23 nuclear reactors. all on the coasts. Why? Because every nuclear reactor around the world sited near the ocean discharges its waste water AFTER treatment which ALWAYS leaves minuscule amounts of trition, which at this point NO ONE knows how to remove safely and economically and it is deemed internationally safe. There are efforts to find a method to remove tritium in Japan and around the world - mostly lab scale --and Japan tested one that was closer to commercial operation - but so far nothing works 100% with these kinds of volumes. And it nuc plant wastewater is in fact discharged every single day by nuc reactors around the world including the ones in South Korea. I am NOT a proponent of nuc energy in Japan given our geological and climatic volatility and with no viable plan to deal with the wastes generated by nuc energy including the dismantling of the plants when they reach end of life. BUT science is still science. The single biggest risk to ocean environments is if there is another major earthquake/tsunami in the Fukushima area and 1 MILLION tons of stored but treated waste water is let loose in an uncontrolled situation. Much safer for everyone if it is released very slowly in an appropriate ocean location under internationally monitored controlled conditions. Truly hard to now separate this latest complaint with the others now being raised of late from Seoul of various materials being shipped from Japan to Korea.

https://www.japantimes.co.jp/news/2019/08/16/business/south-korea-japan-radiation-checks/#.XVtHY-gzaF4

2 ( +9 / -7 )

Good. People have forgotten it. They need to be reminded and Japan needs to be shamed for something that should have been avoided or at the least not as bad as its become.

0 ( +7 / -7 )

@Yubaru

Although this article only mentions Korea, China was the first country to call in Japan in regards to this issue. Russians also said they would like to discuss it with Japan. So this isn't a political stunt. Its a real issue that affects all the surrounding areas. I don't know if you know this or not, but the waters are connected.

3 ( +9 / -6 )

Fast forward 10 years, I can already just see how some Japanese commenters here on this site are going to typically glorify this whole incident.

“Yes, we dumped radioactive waste into the ocean, BUT we created all sorts of newly mutated fish for man’s consumption and voyeurism, especially when whales mysteriously have become extinct.”

-1 ( +5 / -6 )

Regular water is H₂O (H-O-H). Tritium water is T-O-H. If T (tritium) only can stick to another substance from such water, the new substance can be put in the small container. If someone discovered the new solution, he/she can get a Nobel Prize. It seems Japan is studying harder about it and maybe gets another Nobel Prize in the future. Because all nuclear power plants (boiling type) beside seaside/ocean are dumping more or less tritium water into ocean.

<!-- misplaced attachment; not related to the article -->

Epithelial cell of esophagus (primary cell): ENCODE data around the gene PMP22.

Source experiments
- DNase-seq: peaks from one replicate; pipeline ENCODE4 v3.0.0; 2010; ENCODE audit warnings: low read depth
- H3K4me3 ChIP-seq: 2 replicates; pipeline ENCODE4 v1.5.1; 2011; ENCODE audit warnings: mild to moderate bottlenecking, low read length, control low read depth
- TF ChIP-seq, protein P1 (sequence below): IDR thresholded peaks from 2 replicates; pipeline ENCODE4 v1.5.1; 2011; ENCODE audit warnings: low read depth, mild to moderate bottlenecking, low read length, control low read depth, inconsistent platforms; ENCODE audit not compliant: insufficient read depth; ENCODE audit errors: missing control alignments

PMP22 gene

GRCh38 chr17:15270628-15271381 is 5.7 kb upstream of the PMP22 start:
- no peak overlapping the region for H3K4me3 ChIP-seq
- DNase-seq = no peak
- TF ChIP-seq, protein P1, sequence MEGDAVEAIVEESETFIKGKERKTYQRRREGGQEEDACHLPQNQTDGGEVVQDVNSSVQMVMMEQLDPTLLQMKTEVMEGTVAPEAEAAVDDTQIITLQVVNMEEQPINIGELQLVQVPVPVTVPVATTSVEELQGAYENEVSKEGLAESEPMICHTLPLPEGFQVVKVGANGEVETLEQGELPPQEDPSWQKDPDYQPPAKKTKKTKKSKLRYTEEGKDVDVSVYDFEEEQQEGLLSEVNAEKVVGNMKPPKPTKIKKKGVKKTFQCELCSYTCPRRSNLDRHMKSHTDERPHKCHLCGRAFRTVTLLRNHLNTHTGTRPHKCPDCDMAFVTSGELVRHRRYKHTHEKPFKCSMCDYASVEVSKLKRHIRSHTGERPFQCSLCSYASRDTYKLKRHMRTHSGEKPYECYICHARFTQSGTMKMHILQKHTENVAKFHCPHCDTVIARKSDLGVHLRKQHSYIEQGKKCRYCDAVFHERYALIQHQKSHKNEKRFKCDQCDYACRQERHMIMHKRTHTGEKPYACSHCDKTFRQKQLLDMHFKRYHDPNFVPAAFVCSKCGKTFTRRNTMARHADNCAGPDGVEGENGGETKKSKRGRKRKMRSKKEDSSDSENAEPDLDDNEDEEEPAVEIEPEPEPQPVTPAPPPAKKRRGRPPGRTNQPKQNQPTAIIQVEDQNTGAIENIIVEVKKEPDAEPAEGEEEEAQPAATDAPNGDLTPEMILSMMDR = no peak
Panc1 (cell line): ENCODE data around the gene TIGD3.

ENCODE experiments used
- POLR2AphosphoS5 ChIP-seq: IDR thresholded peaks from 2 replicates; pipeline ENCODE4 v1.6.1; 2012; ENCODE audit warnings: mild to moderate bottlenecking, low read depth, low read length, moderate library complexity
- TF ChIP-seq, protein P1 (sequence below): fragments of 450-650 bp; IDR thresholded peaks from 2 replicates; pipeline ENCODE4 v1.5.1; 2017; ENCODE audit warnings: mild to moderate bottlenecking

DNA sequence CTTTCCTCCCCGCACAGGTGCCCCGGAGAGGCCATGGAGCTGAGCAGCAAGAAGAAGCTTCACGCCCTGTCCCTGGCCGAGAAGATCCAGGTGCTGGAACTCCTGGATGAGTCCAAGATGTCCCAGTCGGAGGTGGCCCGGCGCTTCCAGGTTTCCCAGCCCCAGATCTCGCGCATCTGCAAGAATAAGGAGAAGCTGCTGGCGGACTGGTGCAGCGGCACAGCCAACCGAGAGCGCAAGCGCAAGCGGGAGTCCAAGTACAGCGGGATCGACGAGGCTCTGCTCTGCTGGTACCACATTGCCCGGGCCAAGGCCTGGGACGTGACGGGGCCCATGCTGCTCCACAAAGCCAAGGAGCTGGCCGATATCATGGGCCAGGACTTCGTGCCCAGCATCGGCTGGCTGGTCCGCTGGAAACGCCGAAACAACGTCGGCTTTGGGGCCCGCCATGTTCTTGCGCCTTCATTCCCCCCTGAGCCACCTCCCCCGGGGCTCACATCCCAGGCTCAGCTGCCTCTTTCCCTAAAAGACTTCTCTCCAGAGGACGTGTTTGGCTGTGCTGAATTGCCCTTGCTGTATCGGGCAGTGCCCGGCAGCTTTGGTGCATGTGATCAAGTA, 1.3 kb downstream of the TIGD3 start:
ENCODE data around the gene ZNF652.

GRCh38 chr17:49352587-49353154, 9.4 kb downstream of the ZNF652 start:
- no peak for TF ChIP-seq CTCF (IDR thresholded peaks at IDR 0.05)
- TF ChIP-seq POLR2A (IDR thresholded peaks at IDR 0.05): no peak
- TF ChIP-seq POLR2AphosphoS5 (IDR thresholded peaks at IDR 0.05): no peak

4 ( +5 / -1 )

Another day, more unfair bullying of Japan by South Korea.

Korea is not a bully; more like a spoiled child.

0 ( +6 / -6 )

@Edo Naito

Why? Because every nuclear reactor around the world sited near the ocean discharges its waste water AFTER treatment

You clearly have no idea how pressurized water reactors work.

Nuclear reactors are located near the sea to cool the steam back to liquid water to be cycled back into the reactor core. This steam-generation at the reactor core - turbine rotation - cooling into liquid water - return to steam-generation is a closed-loop cycle where no radiation is leaked.

In case seawater cooling is not available, cooling tower was used. Basically same thing as seawater cooling, but with the waste hear released into atmosphere via cooling tower instead of seawater cooler. Is radiation leaked into air with cooling tower solution? Absolutely not.

2 ( +4 / -2 )

So, have strong views about the handling of the discharge of contaminated water from Fukushima into the Pacific Ocean.

However, that said....

Remind me, how this will affect South Korea???

They are to the west of Japan, with the Sea of Japan between them and Japan.

And the discharge will be on the east side of Japan into the Pacific Ocean, which will have absolutely no impact on South Korean waters!!!

So, why the protest????

It doesn't take a genius to realize that every organ of the Korean government has been conscripted in the anti-Japan fight, no matter how outlandish and ridiculous those efforts are!!

The South Korean government is nothing more than a petulant child at this point, throwing a massive tantrum to try to get what they want!! And they themselves still do not know what they want!!

0 ( +7 / -7 )

@zones2surf - Remind me, how this will affect South Korea???